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Prechistenskaya Embankment runs along the left bank of the Moskva River. It begins from Lenivka Street, and ends at the Krymsky (or Crimea) Bridge, where it changes its name to Frunzenskaya Embankment.
During the soviet years of 1924 to 1992 Prechistenskaya Embankment became renamed Kropotkinskaya. Before 1924 it had originally begun at Soimonovsky Proezd Street. The section between the Great Stone Bridge and Soimonovsky Proezd had then been called the Christ The Saviour Embankment. To the left it adjoins Novokrymsky Proezd Street, Turchaninov, Korobeinikov, and 1st Zachatevsky Lanes, and Soimonovsky Proezd Street. No bathing is allowed from the embankment, and mooring boats is also forbidden. The warning signs of these prohibitions can be well-enough seen even from the opposite side on Bersenevskaya Embankment. The pathway goes closer to the right-hand side of the Moskva River.
Prechistenskaya Embankment is limited to a very narrow pedestrian footpath for almost its entire length, and has no footsteps down to the water itself. This might go some way to explaining why it appears to be deserted at almost any time of year. Closer to Patriarch's Footbridge, by the Cathedral of Christ the Saviour, on Fridays and each weekend there are regular bridal corteges drawing up to take photographs of newly-weds at the viewpoint, along with regular tourist buses.
The Cathedral of Christ the Saviour is a cathedral on the northern bank of the Moskva River, a few blocks southwest of the Kremlin. With an overall height of 103 metres it is the tallest Orthodox Christian church in the world.
The current church is the second to stand on this site. The original church, built during the 19th century, took more than 40 years to build. It was destroyed in 1931 during the Communist rule of Joseph Stalin. The demolition was supposed to make way for a colossal Palace of the Soviets that was never built, so the church was reconstructed in the 1990s on the same site.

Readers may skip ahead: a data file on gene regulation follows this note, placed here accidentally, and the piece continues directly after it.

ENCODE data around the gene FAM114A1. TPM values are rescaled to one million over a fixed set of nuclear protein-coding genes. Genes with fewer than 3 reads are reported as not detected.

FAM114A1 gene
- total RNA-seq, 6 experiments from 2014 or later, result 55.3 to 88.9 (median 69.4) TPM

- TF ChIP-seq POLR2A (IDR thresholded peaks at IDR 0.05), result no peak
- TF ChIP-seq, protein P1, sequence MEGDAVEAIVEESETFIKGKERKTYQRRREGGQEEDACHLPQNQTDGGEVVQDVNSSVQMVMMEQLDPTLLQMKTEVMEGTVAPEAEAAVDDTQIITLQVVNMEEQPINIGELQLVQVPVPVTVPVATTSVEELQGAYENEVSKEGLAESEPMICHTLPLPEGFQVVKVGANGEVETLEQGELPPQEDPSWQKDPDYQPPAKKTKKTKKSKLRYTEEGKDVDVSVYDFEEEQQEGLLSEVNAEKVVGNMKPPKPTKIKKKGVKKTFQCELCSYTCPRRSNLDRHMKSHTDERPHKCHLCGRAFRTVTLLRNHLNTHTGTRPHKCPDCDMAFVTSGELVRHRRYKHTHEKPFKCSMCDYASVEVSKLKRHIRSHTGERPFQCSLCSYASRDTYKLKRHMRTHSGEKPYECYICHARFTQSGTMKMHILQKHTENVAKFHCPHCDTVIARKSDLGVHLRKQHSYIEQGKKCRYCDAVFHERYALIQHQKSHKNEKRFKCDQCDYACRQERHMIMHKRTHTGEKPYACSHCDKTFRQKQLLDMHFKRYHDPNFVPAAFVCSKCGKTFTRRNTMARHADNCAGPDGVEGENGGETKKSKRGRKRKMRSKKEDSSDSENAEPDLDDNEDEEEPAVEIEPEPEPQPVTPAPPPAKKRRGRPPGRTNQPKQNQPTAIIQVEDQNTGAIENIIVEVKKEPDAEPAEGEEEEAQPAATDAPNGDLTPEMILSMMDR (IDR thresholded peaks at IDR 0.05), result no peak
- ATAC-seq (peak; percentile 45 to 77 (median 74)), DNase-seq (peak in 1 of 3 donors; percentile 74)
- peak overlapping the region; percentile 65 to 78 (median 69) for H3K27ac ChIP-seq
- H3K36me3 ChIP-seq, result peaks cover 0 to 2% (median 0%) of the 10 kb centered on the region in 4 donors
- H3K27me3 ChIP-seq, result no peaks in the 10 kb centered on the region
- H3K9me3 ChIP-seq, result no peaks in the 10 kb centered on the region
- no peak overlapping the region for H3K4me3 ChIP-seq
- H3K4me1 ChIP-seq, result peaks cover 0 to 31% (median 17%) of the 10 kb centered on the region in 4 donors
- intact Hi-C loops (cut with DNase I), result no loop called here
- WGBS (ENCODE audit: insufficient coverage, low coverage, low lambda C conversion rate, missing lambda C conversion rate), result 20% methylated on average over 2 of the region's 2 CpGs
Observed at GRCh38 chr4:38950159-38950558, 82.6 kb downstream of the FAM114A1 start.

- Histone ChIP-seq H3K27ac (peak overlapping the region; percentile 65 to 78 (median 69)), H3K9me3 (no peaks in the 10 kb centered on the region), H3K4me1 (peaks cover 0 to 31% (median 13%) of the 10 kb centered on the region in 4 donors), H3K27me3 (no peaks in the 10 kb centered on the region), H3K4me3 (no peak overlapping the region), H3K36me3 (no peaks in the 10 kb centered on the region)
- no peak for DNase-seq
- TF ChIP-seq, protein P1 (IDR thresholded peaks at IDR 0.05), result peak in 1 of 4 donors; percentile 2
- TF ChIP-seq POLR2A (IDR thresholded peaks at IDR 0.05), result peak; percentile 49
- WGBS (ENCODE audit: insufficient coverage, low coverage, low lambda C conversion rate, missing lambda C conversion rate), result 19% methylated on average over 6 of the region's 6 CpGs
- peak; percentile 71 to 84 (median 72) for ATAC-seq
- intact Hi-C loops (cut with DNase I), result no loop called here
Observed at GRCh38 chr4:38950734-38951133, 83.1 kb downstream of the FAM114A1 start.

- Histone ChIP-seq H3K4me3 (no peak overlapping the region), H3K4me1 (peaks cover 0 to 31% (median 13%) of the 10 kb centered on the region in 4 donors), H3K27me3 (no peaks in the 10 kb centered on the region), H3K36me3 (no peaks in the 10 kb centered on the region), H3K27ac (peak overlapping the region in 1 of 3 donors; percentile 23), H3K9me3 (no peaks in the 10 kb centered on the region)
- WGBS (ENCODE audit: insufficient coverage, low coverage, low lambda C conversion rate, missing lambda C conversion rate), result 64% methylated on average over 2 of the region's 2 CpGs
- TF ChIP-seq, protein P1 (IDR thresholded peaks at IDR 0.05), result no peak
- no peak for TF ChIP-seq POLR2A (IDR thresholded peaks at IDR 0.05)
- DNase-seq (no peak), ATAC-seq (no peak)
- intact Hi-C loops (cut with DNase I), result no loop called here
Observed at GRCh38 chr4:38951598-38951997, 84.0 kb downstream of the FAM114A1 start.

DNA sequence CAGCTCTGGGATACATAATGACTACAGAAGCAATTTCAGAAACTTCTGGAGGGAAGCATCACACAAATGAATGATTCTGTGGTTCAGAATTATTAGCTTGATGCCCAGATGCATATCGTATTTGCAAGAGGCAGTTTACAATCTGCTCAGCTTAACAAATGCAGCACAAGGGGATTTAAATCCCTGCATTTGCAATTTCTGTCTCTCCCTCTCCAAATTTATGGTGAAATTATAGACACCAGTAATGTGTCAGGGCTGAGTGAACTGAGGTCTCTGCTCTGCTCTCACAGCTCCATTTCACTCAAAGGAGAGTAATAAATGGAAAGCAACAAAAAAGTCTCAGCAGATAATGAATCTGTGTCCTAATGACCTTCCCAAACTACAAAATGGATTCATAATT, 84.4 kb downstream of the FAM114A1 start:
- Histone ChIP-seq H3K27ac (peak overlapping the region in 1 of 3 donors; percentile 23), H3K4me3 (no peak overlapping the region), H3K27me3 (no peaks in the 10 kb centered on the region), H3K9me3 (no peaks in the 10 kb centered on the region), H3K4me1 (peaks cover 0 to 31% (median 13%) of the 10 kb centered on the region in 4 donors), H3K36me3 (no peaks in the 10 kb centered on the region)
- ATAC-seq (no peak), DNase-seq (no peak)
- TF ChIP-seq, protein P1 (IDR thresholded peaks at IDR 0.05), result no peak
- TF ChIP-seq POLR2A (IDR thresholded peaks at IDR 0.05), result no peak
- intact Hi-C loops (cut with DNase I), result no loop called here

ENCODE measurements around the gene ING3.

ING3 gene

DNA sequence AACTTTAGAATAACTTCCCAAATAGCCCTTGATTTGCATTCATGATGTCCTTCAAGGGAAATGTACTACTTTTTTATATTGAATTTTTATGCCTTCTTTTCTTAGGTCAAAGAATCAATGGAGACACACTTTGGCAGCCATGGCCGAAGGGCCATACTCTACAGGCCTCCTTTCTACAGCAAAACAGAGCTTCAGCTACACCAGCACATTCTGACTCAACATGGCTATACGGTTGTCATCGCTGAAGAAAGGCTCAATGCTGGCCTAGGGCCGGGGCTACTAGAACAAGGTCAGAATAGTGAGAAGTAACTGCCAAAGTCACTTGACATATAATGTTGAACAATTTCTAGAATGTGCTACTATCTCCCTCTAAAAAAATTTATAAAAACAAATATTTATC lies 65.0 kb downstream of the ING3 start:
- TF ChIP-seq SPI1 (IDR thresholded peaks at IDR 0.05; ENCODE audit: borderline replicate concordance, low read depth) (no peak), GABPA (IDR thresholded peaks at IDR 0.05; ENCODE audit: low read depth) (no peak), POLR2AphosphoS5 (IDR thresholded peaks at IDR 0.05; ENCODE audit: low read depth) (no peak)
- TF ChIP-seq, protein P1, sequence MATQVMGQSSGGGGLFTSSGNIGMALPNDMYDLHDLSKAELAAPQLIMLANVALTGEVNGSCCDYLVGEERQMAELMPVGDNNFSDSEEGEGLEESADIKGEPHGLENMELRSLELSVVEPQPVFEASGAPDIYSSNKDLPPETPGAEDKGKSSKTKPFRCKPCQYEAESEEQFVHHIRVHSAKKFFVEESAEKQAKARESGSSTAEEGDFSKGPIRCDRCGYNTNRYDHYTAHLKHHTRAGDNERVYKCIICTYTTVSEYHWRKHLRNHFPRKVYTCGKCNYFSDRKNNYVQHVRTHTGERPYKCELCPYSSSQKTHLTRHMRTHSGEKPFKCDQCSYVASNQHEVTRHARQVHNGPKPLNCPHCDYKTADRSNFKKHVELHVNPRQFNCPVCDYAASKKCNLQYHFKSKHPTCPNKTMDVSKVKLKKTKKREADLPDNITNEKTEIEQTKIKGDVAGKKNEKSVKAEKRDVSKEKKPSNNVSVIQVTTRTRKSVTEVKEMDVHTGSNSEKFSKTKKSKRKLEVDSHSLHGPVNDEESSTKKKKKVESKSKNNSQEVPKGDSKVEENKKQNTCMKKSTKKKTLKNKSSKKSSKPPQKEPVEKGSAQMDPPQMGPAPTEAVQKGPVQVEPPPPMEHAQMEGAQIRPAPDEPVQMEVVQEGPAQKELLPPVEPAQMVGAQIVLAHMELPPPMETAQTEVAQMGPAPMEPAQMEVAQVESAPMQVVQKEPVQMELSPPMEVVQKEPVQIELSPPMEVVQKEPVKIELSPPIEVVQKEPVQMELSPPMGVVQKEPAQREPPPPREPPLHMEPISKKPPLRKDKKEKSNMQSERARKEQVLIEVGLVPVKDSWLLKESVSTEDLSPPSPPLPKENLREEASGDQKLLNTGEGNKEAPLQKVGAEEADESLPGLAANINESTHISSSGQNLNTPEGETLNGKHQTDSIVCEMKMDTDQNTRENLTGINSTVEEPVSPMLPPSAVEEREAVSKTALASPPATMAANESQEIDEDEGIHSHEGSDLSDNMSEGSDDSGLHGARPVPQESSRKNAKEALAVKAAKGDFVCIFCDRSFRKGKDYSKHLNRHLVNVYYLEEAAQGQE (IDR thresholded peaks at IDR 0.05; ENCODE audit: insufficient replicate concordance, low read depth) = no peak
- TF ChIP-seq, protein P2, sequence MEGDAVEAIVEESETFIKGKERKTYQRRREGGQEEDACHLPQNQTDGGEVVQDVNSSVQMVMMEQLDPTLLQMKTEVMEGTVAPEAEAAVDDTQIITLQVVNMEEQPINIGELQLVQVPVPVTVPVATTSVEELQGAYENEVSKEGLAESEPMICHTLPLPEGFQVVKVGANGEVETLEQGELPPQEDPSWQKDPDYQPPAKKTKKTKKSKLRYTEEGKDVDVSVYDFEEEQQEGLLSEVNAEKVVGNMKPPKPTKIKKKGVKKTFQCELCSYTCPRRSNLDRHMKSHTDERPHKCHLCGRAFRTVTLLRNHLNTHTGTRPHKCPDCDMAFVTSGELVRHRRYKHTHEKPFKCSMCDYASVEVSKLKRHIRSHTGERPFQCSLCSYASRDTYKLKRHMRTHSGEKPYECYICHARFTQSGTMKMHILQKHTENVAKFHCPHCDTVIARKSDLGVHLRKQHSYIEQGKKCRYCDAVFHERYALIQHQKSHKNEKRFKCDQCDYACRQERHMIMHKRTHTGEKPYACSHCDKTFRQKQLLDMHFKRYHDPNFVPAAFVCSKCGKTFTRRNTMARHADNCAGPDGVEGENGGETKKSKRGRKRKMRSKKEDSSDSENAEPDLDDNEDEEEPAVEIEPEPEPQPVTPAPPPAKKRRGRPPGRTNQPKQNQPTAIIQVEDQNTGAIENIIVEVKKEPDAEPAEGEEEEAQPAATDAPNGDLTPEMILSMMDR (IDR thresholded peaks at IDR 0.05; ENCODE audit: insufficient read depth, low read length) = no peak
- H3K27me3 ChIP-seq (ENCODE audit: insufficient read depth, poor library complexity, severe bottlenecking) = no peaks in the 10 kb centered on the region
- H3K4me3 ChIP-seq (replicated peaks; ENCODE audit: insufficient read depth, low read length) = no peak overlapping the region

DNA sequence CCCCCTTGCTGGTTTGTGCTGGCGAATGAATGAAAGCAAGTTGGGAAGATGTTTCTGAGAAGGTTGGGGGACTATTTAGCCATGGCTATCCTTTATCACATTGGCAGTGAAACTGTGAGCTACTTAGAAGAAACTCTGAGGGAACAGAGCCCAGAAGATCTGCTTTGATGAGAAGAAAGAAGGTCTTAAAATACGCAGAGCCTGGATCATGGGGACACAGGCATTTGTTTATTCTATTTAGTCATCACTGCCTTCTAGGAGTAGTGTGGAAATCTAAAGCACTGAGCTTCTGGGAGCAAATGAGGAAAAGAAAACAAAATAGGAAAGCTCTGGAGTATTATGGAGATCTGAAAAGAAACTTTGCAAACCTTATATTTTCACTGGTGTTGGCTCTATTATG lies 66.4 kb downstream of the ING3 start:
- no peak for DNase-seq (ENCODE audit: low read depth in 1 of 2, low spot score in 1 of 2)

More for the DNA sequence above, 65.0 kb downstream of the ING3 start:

The Cathedral is located on Volkhonka Street, which starts from Borovitskaya Square. The name of the street appeared at the end of the XVIII century when on the lands of the Volkonskis, a famous noble family was a popular tavern "Volkhonka". The street is one of the most ancient in Moscow. It was famous as a district for the rich.
This district is going to become Moscow Museum District. During the tour you will see and have the opportunity to visit a number of art museums: The Tsvetkovsky Gallery, The Ilya Glazunov Art Gallery, The Lopukhin Family Mansion (aka the Roerich Museum), Gallery of European and American Art of the C19th and C20th, The Pushkin Museum of Fine Arts, The Museum of Private Collections. While walking here you will understand why Moscow used to be accepted as a beautiful jewelry box. In the lanes you will discover old mansions and fall in love with stories of Russian noble families. Such are The Golitsyn Mansion, The Lopukhin Family Mansion, Obolonsky's Mansion, Sergey Tretyakov's Mansion etc. The Chambers of Averky Kirillov - a unique example of a large urban homestead. Chambers, Church of St. Nicholas and outbuildings along the waterfront are a single architectural complex.
Another bright example of Moscow architecture is Pertsova's Rental Apartment Mansions. The house was an apartment house, located on the corner of Soymonovsky passage and Prechistenskaya embankment, built in 1905-1907 by architects N. Zhukov and B.N. Shnaubert on sketches of the artist S.V. Malyutin, author of Russian nesting dolls. The house includes apartments and artists' studios in the upper attic of the building.